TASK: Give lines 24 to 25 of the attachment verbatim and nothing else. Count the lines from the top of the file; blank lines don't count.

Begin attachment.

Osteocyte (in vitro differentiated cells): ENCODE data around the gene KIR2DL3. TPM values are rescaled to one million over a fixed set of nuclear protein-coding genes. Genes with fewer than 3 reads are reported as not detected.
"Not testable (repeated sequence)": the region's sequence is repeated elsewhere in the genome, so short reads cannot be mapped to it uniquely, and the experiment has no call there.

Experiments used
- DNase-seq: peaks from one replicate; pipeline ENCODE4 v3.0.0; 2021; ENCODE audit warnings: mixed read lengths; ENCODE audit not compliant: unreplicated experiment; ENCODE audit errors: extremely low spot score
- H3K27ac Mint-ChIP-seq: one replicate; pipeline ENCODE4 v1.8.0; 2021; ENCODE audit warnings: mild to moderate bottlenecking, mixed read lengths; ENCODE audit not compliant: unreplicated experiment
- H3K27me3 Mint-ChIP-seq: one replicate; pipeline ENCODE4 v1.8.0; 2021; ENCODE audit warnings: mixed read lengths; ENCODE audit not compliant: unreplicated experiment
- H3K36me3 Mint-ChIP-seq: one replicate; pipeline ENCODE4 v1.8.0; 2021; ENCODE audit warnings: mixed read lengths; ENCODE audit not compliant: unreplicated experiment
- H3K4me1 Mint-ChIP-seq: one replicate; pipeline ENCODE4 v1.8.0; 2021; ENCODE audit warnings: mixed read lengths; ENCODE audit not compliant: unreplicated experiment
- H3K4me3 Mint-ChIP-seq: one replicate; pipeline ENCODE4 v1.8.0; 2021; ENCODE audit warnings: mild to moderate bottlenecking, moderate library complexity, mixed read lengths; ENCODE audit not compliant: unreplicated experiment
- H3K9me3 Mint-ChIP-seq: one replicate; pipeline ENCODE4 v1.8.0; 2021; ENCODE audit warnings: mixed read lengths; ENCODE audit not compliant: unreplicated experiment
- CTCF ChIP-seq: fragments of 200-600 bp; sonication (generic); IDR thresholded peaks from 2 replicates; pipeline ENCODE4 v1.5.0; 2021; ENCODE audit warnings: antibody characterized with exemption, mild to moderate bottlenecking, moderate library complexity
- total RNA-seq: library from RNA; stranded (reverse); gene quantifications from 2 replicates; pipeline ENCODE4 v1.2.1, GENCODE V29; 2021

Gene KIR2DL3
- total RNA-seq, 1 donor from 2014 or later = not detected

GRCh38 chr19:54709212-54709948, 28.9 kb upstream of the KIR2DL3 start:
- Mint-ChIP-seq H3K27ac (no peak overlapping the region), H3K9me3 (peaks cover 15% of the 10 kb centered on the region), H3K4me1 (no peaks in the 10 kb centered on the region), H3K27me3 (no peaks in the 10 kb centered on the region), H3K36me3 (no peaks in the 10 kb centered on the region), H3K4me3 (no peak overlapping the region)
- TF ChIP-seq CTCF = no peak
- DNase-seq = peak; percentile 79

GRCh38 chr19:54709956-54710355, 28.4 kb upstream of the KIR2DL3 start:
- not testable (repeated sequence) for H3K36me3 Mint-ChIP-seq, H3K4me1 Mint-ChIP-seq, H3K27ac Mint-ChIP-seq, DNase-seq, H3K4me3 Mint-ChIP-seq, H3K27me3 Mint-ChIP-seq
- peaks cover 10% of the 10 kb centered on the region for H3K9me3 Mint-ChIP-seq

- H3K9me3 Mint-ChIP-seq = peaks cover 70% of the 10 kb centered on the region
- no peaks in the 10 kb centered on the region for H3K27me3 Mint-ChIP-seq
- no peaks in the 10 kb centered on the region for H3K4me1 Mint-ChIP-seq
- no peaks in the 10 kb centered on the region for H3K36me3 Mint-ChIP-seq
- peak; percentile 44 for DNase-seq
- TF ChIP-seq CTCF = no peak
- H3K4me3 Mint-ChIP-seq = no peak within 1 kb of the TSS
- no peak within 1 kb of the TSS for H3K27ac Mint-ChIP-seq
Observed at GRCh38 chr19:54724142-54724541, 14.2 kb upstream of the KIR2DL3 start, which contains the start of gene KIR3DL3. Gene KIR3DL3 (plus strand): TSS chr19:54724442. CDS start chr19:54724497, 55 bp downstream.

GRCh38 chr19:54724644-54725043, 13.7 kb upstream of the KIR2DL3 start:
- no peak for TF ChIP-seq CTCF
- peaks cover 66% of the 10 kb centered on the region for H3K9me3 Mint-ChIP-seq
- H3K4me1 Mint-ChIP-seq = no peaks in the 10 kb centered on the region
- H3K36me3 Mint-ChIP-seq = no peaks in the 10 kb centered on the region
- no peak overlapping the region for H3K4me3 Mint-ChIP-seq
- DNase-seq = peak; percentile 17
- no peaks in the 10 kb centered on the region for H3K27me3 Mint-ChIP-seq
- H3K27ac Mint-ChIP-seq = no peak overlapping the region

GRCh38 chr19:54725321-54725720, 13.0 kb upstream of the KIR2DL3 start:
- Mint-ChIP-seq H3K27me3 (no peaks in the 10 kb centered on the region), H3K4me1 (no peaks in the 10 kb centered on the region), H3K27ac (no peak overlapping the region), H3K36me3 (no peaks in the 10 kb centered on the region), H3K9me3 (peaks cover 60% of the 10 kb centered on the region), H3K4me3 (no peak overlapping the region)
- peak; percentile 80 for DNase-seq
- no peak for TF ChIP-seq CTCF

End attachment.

- no peaks in the 10 kb centered on the region for H3K4me1 Mint-ChIP-seq
- no peaks in the 10 kb centered on the region for H3K36me3 Mint-ChIP-seq